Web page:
Unlike the impulse, the LDT can only form at the beginning of an impulse and therefore cannot be found in the third and fifth waves. In turn, the EDT can only be observed at the end of the impulse movement.

Basic rules

Even if every impulse wave has its own rules, there are basic rules that apply to every variant. Every Tradebuddy should be familiar with them.

If these rules are violated, you can be sure that the chart in question is not an impulse wave. 

One of the most important rules for the impulse wave is the permitted correction level of the second wave. Wave 2 may only correct the first wave by a maximum of 99.9%. In other words, it may not intersect the origin of the impulse movement. 

You can use these rules to narrow down the possible reversal points in the chart.

Wave 3 must never be the shortest wave. There is no exception to this rule. In your count, always make sure that wave 3 is of a certain size. Measurement tools from TakeProfit help you to precisely measure the price extension of the waves.


Let's first have a look at the normal impulse. Even if you have already dealt with the basic structure of Elliott waves in the basics, we want to repeat the structure at this point. 

The impulse consists of a total of three impulse waves and two correction waves. This is where the term 5-3-5-3-5 comes from, with 5 standing for a five-wave impulse movement and 3 for a correction wave, which is usually three waves.

But how is momentum structured in detail? Which impulse waves and different correction waves can be found in it?

The Beginning - Wave 1

The first movement in an impulse is itself a five-wave impulse movement. You can find another impulse or a Leading Diagonal Triangle in wave 1 itself.

The Reaction - Wave 2

The first wave is followed by a breather in the form of a correction wave. As already mentioned, this is usually three waves in the form of a ZigZag. However, the first wave can also consist of more complex corrections, which do not always have to have a three-wave structure. However, a triangle correction is excluded and not possible.

In addition to the structure of wave 2, the possible correction levels also play an important role. As already mentioned, in the basic rules for impulse waves, wave 2 must not intersect the origin of wave 1. Therefore, when analyzing, pay particular attention to the fact that the maximum correction is 99.9%.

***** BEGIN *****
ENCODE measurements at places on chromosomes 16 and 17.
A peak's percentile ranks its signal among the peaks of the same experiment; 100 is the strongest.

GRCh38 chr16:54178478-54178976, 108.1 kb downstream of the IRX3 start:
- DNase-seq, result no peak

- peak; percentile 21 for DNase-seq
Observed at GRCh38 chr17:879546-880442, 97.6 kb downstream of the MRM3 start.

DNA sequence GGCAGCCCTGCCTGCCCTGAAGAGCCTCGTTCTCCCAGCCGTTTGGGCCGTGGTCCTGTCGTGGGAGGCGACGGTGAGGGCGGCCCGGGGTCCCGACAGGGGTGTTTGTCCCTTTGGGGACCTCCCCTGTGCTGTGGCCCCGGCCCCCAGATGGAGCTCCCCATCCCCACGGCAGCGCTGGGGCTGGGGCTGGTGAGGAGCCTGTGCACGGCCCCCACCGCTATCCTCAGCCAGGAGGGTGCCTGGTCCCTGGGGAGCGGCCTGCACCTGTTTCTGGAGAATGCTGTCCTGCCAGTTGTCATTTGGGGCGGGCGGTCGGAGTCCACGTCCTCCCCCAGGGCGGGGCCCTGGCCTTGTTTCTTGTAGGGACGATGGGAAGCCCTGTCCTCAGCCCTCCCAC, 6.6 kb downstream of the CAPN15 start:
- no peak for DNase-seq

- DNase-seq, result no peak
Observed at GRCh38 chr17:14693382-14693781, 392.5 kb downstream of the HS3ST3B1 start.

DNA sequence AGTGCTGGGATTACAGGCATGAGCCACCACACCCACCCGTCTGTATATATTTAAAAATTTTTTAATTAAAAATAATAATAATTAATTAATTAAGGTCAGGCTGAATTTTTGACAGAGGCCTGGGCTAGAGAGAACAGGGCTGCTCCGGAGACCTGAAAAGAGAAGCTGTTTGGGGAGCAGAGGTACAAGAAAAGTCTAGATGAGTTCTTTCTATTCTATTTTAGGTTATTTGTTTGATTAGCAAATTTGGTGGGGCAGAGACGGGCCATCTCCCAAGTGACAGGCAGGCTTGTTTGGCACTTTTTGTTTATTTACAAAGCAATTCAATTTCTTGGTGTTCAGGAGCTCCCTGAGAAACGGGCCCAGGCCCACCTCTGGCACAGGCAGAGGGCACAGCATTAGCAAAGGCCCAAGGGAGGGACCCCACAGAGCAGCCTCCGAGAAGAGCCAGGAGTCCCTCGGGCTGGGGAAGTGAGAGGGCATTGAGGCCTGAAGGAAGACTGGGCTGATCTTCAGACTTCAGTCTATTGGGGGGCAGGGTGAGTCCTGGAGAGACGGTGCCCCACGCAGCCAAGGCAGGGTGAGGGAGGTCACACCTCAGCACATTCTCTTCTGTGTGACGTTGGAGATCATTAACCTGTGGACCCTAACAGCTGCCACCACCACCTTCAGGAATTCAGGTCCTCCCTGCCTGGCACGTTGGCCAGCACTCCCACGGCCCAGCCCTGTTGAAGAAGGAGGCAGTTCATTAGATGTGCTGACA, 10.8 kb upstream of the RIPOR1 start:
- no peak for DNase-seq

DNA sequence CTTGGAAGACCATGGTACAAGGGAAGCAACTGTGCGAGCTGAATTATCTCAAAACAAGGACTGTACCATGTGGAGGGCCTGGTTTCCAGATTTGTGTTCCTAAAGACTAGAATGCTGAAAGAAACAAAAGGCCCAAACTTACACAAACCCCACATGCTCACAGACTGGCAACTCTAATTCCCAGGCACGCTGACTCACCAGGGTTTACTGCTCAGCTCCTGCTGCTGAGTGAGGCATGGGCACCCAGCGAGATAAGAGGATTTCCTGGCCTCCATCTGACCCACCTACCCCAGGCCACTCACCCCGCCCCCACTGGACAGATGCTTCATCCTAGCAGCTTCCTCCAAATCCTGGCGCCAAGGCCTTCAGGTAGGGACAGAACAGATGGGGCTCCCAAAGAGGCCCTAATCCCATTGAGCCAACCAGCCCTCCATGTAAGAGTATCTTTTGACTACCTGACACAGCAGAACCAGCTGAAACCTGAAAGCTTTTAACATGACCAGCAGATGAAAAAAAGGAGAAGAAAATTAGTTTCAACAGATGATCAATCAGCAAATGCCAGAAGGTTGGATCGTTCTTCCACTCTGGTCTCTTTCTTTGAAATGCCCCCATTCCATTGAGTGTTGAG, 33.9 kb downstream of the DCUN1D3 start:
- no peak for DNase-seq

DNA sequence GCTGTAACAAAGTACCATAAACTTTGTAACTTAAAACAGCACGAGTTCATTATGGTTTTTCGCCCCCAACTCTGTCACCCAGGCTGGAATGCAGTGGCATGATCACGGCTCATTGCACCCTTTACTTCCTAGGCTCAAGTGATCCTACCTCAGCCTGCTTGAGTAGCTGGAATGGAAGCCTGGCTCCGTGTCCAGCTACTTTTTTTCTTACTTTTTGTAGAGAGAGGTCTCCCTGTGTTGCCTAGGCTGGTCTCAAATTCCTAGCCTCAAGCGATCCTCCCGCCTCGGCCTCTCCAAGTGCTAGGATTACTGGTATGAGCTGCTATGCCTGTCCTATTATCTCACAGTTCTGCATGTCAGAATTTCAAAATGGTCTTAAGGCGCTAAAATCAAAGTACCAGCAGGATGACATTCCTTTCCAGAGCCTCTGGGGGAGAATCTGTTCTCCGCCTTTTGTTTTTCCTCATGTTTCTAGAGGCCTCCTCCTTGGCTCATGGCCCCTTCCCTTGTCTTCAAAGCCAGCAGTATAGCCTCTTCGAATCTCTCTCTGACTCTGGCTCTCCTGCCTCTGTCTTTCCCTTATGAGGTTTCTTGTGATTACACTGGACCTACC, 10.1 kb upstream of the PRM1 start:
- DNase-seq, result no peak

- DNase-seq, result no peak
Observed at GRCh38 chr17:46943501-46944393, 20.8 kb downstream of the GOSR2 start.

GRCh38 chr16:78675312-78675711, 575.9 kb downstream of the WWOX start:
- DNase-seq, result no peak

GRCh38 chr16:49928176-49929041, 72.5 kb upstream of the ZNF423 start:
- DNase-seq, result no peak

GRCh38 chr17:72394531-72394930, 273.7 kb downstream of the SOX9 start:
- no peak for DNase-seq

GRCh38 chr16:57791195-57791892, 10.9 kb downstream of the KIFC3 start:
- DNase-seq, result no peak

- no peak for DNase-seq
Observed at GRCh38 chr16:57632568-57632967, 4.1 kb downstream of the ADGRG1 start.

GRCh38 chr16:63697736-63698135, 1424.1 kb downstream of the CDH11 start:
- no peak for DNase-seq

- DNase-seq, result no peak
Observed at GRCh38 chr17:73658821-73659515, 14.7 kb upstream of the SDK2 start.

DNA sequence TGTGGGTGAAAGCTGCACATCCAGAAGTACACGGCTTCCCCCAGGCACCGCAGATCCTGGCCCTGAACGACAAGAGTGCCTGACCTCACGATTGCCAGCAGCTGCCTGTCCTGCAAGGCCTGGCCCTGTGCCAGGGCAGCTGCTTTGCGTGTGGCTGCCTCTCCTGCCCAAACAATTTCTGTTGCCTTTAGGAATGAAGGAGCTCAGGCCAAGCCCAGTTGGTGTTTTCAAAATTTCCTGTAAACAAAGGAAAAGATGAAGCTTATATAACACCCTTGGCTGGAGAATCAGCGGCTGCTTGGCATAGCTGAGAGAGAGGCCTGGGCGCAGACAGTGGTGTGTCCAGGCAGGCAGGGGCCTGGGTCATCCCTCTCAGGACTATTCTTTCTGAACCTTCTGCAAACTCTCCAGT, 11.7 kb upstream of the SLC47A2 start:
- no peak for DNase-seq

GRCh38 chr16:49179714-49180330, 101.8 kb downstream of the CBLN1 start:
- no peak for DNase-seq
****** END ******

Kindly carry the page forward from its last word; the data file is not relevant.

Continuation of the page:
A Rocket - Wave 3

Wave 3 is probably the most attractive wave to place a trade on an impulse. In most cases, it brings a strong movement to the market, which is often referred to as a "flagpole".

Fundamentally, wave 3 is typically accompanied by important news, such as quarterly figures, central bank meetings, labor market data, etc.

As a favorable entry into a wave 3 often promises an attractive risk/reward ratio, many buddies in the Mustermanns Traders Club attach great importance to analyzing the third wave in the chart.

The third wave in an impulse can also consist of just one impulse. You can rule out an LDT or EDT here.

If you were able to realize your entry at the beginning of wave 3, you can use Fibonacci extensions to plan the targets for your trade. Fibonacci extensions should not be confused with Fibonacci retracements, which are usually used in harmonic analysis. 

As you can see in the illustration, extension and retracement differ in the type of movement they compare with each other.

In the case of an extension, the first movement - wave 1 in Elliott wave theory terms - is decisive, where the extension levels for wave 3 can be found.

Retracements, on the other hand, do not take into account the first movement, but the subsequent correction. In the case of the Elliott wave theory, this is correction wave 2.

Which tool you use to determine the target of your wave 3 therefore has a major influence on the price regions in which the targets can be found. When analyzing Elliott waves, always remember to use the "Trend-based Fib Extension" tool.

In most cases, wave 3 reaches at least the 161.8 extension level. This can also be derived from the fact that the third wave is predominantly impulsive. If the movement lacks suitable momentum, a wave 3 can also extend below 1.618. If this occurs, certain forecasts can be made for the last impulse wave, wave 5, which will be discussed in more detail below. Note, however, that the supposed wave 3 does not extend below 1, as in this case another option, such as a correction wave, is more likely.

Note, however, that wave 3 must necessarily extend above the high of wave 1.

Wave 4

Before the impulse ends with the fifth wave, a second corrective wave follows in wave 4, which, unlike wave 2, may consist of all possible corrections.